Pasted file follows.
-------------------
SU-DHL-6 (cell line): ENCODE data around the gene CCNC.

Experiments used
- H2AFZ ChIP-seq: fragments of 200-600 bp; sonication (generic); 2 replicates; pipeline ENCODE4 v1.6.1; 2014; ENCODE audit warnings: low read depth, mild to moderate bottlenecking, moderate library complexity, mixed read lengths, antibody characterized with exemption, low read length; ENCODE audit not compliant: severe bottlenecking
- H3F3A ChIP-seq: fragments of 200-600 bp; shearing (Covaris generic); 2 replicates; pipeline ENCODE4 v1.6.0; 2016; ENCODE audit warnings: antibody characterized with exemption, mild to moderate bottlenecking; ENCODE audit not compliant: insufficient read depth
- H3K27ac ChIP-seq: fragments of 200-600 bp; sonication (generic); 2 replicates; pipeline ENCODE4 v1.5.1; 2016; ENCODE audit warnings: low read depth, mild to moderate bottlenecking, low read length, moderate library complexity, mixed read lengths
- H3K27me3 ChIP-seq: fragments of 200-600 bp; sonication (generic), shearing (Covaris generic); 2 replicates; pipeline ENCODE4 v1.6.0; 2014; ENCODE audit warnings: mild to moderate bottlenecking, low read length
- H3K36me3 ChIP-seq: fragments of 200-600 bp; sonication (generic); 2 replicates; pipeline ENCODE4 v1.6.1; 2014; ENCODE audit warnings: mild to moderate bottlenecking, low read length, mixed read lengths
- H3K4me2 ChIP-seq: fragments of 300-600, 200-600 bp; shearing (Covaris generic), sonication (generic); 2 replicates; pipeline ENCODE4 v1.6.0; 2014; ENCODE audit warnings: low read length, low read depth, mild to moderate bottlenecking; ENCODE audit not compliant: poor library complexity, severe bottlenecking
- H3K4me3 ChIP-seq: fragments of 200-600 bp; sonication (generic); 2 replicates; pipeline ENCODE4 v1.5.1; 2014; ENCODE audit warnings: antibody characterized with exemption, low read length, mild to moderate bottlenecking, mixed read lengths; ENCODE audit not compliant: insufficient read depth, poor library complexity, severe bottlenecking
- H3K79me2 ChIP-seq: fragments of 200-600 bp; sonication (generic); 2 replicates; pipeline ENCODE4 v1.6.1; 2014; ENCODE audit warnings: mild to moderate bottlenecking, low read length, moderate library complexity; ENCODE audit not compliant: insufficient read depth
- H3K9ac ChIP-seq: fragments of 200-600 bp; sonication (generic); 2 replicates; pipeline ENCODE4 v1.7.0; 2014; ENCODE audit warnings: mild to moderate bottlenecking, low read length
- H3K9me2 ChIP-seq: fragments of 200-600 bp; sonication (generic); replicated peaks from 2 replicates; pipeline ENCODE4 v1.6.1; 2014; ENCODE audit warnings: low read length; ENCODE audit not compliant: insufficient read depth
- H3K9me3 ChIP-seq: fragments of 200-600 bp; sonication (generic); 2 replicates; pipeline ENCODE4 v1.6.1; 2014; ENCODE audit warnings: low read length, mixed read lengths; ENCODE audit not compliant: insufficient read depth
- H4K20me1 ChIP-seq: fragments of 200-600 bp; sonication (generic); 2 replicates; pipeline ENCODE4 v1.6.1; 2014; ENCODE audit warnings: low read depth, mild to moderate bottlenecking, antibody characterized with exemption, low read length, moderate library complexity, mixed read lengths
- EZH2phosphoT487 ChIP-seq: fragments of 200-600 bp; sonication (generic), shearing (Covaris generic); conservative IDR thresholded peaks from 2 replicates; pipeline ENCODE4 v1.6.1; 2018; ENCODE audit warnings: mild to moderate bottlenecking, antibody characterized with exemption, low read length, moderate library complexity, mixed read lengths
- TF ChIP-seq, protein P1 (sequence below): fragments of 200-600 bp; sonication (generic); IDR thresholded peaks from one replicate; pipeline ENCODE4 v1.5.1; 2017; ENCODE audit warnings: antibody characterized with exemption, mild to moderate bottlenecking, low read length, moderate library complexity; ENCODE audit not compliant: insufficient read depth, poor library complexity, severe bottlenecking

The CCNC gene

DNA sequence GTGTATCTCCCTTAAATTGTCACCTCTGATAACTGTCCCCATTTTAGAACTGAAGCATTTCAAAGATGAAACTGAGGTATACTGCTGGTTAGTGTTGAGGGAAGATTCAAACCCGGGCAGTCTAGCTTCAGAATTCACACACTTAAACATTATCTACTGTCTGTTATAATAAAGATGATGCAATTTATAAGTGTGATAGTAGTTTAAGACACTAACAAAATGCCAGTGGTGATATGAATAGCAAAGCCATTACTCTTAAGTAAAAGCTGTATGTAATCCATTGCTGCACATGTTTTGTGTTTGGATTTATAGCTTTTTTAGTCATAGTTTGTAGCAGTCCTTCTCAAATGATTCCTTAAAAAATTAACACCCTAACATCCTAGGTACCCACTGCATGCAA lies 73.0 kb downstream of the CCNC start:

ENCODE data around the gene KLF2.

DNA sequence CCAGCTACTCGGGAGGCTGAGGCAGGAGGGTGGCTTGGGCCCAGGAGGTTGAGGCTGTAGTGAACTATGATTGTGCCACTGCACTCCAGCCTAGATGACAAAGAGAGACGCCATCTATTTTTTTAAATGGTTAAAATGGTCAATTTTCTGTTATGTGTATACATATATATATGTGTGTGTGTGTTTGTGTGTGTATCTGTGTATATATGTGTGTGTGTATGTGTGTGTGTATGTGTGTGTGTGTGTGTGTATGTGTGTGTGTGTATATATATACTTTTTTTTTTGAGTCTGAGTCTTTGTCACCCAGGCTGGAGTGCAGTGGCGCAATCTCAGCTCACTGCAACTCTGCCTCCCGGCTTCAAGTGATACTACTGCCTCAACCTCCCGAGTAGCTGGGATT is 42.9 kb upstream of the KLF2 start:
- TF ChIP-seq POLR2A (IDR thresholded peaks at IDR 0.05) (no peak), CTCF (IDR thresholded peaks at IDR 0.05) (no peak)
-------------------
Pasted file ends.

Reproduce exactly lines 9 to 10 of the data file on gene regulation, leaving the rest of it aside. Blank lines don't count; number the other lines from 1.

- H3K4me3 ChIP-seq: fragments of 200-600 bp; sonication (generic); 2 replicates; pipeline ENCODE4 v1.5.1; 2014; ENCODE audit warnings: antibody characterized with exemption, low read length, mild to moderate bottlenecking, mixed read lengths; ENCODE audit not compliant: insufficient read depth, poor library complexity, severe bottlenecking
- H3K79me2 ChIP-seq: fragments of 200-600 bp; sonication (generic); 2 replicates; pipeline ENCODE4 v1.6.1; 2014; ENCODE audit warnings: mild to moderate bottlenecking, low read length, moderate library complexity; ENCODE audit not compliant: insufficient read depth